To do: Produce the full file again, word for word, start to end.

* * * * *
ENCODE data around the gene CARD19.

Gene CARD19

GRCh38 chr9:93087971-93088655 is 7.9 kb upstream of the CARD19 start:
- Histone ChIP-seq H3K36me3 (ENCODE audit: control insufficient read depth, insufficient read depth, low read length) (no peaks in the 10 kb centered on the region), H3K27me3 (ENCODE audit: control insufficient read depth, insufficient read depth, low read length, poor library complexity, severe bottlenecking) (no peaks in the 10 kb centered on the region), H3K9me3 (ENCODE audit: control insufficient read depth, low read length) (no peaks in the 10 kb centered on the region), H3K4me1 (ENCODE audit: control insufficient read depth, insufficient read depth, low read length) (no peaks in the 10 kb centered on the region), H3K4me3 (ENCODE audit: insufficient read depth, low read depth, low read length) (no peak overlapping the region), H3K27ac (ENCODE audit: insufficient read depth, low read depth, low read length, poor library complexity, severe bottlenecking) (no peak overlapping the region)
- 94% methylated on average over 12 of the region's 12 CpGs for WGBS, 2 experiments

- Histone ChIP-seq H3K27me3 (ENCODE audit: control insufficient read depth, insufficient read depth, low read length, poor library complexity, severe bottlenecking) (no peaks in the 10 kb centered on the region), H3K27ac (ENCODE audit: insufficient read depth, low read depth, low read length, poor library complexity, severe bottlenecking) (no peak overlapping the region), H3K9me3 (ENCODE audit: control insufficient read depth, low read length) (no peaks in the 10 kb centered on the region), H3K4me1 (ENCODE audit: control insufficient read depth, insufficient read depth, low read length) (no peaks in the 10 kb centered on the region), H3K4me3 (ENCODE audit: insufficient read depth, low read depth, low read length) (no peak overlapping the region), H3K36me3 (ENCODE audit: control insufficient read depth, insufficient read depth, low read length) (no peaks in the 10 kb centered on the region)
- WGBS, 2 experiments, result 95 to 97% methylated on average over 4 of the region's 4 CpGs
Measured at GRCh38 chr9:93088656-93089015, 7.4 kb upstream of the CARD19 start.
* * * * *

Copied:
ENCODE data around the gene CARD19.

Gene CARD19

GRCh38 chr9:93087971-93088655 is 7.9 kb upstream of the CARD19 start:
- Histone ChIP-seq H3K36me3 (ENCODE audit: control insufficient read depth, insufficient read depth, low read length) (no peaks in the 10 kb centered on the region), H3K27me3 (ENCODE audit: control insufficient read depth, insufficient read depth, low read length, poor library complexity, severe bottlenecking) (no peaks in the 10 kb centered on the region), H3K9me3 (ENCODE audit: control insufficient read depth, low read length) (no peaks in the 10 kb centered on the region), H3K4me1 (ENCODE audit: control insufficient read depth, insufficient read depth, low read length) (no peaks in the 10 kb centered on the region), H3K4me3 (ENCODE audit: insufficient read depth, low read depth, low read length) (no peak overlapping the region), H3K27ac (ENCODE audit: insufficient read depth, low read depth, low read length, poor library complexity, severe bottlenecking) (no peak overlapping the region)
- 94% methylated on average over 12 of the region's 12 CpGs for WGBS, 2 experiments

- Histone ChIP-seq H3K27me3 (ENCODE audit: control insufficient read depth, insufficient read depth, low read length, poor library complexity, severe bottlenecking) (no peaks in the 10 kb centered on the region), H3K27ac (ENCODE audit: insufficient read depth, low read depth, low read length, poor library complexity, severe bottlenecking) (no peak overlapping the region), H3K9me3 (ENCODE audit: control insufficient read depth, low read length) (no peaks in the 10 kb centered on the region), H3K4me1 (ENCODE audit: control insufficient read depth, insufficient read depth, low read length) (no peaks in the 10 kb centered on the region), H3K4me3 (ENCODE audit: insufficient read depth, low read depth, low read length) (no peak overlapping the region), H3K36me3 (ENCODE audit: control insufficient read depth, insufficient read depth, low read length) (no peaks in the 10 kb centered on the region)
- WGBS, 2 experiments, result 95 to 97% methylated on average over 4 of the region's 4 CpGs
Measured at GRCh38 chr9:93088656-93089015, 7.4 kb upstream of the CARD19 start.